The drought that India has suffered in recent weeks shows that water security has become a major challenge in the country. Women are more acutely affected by drought, particularly those living in rural areas. This results in deepened gender inequalities in education, work and health. One way to efficiently tackle the inequality resulting from water insecurity is to involve women in decision-making process. This aligns with 5.A of the UN’s Sustainable Development Goals (SDGs): “Undertake reforms to give women equal rights to economic resources, as well as access to ownership and control over land and other forms of property, financial services, inheritance and natural resources, in accordance with national laws”. In rural India, involvement of female in decisions related to natural resources-dependent activities – namely farm and water management – is low.
What is the Impact of Water Scarcity on Women?
Drought is a natural water-related disaster which happens every year in some countries. However, in the context of climate change, rainfall is expected to increase slightly in South Asia, but also to become more and more variable. It could potentially make droughts more common (Challinor and al. 2006) leading to alarming consequences on the population, particularly girls and women.
Drought is associated with low crop yields and therefore hard economic conditions for many families in rural areas. To cope with the lack of resources, a natural strategy for men and women is to move away from the village to find a non-farm job. A UNDP study found that women in Maharashtra and Orissa are more constrained than men in their access to non-farm income-generated activities. This is mostly due to the burden of childcare they face, which prevents them from leaving their children alone behind for long hours (UNDP, 2014). The study also demonstrates that in time of drought, in rice-cultivation areas, fewer women are employed.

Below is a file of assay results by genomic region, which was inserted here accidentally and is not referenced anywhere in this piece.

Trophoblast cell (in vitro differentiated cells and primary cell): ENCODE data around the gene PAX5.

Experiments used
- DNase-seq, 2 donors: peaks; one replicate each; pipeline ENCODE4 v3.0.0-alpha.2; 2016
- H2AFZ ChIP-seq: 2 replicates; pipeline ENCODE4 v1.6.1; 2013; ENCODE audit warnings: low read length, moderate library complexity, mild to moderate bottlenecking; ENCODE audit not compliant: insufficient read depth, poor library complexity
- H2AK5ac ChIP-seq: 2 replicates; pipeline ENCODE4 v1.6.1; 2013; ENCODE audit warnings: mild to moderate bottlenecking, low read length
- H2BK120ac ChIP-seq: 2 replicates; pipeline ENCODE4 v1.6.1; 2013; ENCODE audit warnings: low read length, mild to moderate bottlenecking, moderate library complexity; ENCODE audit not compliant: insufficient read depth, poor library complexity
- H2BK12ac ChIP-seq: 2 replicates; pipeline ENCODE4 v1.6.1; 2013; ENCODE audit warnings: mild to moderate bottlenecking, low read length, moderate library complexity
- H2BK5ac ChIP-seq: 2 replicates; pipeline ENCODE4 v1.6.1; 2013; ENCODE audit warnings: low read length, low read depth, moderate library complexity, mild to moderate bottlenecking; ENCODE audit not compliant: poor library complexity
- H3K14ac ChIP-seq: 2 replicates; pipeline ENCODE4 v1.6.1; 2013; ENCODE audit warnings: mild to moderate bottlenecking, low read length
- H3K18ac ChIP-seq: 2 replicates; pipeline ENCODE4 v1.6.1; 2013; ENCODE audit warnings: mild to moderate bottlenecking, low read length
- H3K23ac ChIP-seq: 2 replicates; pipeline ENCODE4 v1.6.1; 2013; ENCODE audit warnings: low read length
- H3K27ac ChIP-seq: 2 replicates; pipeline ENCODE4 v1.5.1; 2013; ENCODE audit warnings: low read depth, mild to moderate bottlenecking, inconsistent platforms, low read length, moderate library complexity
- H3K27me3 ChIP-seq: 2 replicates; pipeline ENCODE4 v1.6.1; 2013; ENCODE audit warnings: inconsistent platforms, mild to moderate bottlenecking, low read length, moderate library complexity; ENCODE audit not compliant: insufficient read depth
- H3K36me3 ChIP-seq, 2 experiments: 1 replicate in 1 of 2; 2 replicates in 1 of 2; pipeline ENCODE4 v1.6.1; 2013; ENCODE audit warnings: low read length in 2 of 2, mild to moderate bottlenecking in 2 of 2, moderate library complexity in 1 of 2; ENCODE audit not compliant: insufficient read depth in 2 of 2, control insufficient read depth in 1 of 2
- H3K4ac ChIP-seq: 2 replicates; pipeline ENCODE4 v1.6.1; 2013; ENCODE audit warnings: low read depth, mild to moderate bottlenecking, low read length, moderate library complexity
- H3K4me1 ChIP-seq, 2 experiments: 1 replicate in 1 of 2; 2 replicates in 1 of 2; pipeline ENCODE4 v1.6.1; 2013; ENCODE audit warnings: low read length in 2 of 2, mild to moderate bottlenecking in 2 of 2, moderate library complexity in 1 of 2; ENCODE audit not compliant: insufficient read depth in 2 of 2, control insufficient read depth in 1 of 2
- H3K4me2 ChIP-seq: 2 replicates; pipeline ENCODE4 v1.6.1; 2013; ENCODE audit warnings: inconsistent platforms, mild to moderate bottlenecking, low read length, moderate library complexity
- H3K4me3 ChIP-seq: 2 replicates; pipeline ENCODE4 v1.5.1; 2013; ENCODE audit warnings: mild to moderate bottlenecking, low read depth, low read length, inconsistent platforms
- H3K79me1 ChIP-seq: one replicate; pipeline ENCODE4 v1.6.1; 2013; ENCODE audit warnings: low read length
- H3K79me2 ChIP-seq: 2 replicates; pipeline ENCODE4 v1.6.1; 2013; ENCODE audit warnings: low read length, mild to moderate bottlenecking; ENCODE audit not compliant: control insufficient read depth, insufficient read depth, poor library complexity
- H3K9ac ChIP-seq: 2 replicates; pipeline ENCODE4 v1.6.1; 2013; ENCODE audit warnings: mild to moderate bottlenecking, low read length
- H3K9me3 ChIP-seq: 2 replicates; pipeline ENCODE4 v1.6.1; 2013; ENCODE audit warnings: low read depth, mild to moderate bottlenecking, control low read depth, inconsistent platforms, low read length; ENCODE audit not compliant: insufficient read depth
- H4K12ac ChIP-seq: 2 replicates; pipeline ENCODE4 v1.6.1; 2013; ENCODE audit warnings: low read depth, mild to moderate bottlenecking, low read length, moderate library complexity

During negative rainfall shocks, agricultural activities mostly carried-out by women are often replaced by other means. For example, farmers can change the crop establishment method of rice from transplanting (an activity mostly carried-out by women and which can be only conducted in flooded fields), to broadcasting. This results in a widening wage gap between men and women during drought periods (UNDP, 2014).
Finally, the economic consequences of water scarcity on women also relates to time usage. In India, women are traditionally burdened with fetching water. It is estimated that women in many developing countries – including India – walk for an average of about six milometers each day to collect water (UNFPA 2002). During drought, the drying up of nearby bodies of water increases the time spent fetching water. Therefore, the additional time spent to carry out this task cuts into the time available to engage in income generating activities, making women more vulnerable (UNDP, 2014).
Impact on Health and Hygiene
Water scarcity has also huge consequences on women’s health and hygiene. First, the distance and the physical effort of carrying a jar of water on their head create joint pain, and back, feet or posture problems (The Water Project). Moreover, UNDP’s study also suggests that women are more worried of food insecurity than men, as they are the primary caretaker of children. Along with the stress created by the burden of fetching water to ensure water security for the household, drought can have major psycho-social impacts on women (UNDP, 2014). Finally, Indian women also face hygiene issues, particularly during their menses where access to sanitary supplies becomes more restricted. This is compounded by the fact that bathing during water scarcity is difficult.